Earlier this month Apple was granted permission to publicly test a self-driving vehicle on public roads in California, and now the company has reportedly issued a letter requesting changes to autonomous car test policies. Reuters first reported that Apple has formally proposed self-driving car testing policies through a company letter.
In the company letter, Apple writes that it is ‘investing heavily in the study of machine learning and automation, and is excited about the potential of automated systems in many areas, including transportation.’
Specifically, this is what Apple is requesting through the formal letter shared by Business Insider‘s Kif Leswig:
To support ongoing research and testing, Apple proposes that California DMV amend or clarify its positions in the areas of disengagement reporting, definitions, and testing without safety drivers.
Apple goes on to write that it does not believe that the current test rules will help the public accept self-driving cars as safe:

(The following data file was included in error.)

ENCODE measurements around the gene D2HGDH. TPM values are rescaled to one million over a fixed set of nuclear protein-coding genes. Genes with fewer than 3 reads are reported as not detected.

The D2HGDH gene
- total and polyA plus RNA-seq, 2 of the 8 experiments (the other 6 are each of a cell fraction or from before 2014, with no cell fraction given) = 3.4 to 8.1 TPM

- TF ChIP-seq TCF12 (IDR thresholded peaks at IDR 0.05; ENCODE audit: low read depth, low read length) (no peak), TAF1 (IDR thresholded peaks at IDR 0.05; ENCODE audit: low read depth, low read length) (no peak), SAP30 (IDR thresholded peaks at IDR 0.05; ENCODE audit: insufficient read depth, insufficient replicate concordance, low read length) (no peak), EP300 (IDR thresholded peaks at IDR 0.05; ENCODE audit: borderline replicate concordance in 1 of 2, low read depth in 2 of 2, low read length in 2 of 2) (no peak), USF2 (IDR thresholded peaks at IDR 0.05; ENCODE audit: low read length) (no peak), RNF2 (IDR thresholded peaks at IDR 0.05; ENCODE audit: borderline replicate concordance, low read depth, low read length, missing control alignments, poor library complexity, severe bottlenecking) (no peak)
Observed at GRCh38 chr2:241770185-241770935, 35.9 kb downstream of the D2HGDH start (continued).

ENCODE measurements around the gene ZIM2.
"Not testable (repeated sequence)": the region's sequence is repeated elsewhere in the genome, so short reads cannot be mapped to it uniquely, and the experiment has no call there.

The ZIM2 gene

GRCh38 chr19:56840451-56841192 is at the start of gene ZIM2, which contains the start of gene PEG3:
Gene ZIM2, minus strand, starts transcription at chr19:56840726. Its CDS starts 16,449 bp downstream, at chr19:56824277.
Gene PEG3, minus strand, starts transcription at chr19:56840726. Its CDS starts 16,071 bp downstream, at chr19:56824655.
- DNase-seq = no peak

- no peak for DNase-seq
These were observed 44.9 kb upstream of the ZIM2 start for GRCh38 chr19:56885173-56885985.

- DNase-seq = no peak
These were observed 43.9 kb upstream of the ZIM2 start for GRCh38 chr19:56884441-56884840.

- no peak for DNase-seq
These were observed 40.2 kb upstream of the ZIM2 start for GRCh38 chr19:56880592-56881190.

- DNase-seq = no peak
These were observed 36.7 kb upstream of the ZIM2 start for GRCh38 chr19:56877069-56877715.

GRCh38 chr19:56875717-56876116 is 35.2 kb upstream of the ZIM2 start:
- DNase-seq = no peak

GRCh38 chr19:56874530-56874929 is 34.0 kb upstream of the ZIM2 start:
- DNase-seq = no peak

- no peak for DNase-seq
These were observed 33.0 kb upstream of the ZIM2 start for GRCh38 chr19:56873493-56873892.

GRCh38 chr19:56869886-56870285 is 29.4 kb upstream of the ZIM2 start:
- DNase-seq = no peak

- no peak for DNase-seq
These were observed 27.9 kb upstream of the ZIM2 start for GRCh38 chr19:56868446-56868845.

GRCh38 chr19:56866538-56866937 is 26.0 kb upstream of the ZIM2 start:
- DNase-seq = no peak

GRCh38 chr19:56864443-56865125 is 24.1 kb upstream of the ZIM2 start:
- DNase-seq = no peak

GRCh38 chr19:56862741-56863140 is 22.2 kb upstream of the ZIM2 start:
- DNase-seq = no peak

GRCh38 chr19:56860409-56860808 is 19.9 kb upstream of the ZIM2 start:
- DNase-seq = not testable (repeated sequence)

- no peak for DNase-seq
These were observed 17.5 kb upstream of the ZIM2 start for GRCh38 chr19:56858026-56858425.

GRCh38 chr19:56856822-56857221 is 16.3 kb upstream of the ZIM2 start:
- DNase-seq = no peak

Apple believes that public acceptance is essential to the advancement of automated vehicles. Access to transparent and intuitive data on the safety of the vehicles being tested will be central to gaining public acceptance. However, the current and proposed disengagement reporting requirements do not achieve this result.
Apple goes on to detail what it believes and doesn’t believe should be mandatory to report when testing autonomous driving technology.
You can read the full document from the California DMV’s website. The newly published letter follows the first official photos we’ve seen so far of Apple’s self-driving test Lexus on public roads. Last week a newly surfaced document was also discovered that details Apple’s self-driving testing program.
In short, Apple will have to publicly disclose incidents that occur just like Google and other companies testing self-driving car technology, but the company doesn’t agree with how that disclosure is currently made.
The language used in the letter shared today lays out Apple’s activity around autonomous vehicle technology testing in the clearest form since last December when the company sent a letter to the U.S. National Highway Traffic Safety Administration asking for fewer restrictions on self-driving technology testing.